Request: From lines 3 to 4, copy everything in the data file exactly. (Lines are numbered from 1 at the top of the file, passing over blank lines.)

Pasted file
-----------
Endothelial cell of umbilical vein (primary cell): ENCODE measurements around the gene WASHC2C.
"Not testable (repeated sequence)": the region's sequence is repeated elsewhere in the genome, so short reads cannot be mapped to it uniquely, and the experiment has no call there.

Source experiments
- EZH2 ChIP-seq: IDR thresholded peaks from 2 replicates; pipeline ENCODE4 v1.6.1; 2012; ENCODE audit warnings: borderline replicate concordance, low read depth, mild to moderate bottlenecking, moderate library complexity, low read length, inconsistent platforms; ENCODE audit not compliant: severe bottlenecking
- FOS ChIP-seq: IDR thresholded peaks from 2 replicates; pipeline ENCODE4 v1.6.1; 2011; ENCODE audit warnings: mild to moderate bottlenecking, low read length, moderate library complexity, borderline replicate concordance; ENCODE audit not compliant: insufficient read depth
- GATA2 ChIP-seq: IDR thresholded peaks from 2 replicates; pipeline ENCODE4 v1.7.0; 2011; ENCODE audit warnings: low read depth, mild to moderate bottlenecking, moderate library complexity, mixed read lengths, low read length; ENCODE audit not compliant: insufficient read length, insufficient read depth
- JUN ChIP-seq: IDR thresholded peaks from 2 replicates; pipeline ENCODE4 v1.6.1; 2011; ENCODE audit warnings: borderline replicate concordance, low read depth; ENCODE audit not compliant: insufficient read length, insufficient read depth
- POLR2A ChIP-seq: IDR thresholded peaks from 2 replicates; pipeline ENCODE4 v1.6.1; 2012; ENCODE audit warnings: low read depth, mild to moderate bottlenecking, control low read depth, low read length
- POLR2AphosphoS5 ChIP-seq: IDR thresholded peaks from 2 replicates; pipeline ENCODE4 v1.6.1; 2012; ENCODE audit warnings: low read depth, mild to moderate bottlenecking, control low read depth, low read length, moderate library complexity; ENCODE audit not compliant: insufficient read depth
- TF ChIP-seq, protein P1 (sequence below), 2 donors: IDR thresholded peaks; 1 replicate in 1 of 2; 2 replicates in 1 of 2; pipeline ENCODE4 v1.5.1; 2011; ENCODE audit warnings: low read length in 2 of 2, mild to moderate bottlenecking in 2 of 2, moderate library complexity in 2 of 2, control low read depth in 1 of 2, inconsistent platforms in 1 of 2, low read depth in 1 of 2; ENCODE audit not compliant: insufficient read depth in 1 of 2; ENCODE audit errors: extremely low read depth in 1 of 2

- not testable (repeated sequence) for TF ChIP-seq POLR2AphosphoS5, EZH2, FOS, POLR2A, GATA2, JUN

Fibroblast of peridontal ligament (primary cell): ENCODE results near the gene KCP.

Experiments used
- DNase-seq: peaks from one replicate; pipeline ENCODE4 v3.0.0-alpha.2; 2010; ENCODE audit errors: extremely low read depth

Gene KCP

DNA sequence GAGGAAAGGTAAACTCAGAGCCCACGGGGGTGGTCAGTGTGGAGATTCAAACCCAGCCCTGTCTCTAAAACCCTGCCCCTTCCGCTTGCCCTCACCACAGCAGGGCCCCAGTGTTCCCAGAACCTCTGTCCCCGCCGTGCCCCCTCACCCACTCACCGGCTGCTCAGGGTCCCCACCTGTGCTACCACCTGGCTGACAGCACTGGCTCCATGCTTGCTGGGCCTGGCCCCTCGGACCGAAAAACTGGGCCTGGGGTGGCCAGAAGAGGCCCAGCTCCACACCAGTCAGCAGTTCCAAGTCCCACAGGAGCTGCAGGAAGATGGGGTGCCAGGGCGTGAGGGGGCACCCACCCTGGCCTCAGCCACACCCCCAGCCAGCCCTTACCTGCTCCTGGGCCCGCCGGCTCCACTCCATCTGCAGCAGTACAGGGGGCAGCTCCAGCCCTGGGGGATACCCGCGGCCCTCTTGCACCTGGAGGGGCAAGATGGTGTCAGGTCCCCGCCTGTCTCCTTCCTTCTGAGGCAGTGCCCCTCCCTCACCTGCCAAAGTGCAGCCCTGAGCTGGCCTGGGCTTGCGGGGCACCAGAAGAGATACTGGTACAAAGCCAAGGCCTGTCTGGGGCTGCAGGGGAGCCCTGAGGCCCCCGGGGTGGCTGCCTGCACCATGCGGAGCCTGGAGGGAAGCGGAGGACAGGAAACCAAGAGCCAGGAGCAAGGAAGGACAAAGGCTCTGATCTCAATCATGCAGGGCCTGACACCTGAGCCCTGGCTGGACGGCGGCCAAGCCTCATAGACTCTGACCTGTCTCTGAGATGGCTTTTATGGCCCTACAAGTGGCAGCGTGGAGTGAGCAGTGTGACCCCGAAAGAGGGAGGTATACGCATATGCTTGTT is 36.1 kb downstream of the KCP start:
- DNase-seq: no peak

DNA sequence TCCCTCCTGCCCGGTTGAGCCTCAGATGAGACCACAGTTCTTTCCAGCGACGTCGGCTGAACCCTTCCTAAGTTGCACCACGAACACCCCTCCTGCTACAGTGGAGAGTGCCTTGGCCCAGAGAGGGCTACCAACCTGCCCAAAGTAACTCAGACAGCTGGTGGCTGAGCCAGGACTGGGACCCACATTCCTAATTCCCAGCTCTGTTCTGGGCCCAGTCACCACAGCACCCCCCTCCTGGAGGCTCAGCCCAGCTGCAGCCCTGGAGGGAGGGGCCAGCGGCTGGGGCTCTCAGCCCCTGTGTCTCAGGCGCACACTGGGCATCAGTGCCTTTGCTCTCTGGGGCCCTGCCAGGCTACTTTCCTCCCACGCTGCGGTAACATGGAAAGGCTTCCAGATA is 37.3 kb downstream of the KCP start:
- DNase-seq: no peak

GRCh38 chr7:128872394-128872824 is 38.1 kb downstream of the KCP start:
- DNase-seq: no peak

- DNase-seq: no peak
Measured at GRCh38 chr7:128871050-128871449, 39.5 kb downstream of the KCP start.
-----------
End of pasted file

Source experiments
- EZH2 ChIP-seq: IDR thresholded peaks from 2 replicates; pipeline ENCODE4 v1.6.1; 2012; ENCODE audit warnings: borderline replicate concordance, low read depth, mild to moderate bottlenecking, moderate library complexity, low read length, inconsistent platforms; ENCODE audit not compliant: severe bottlenecking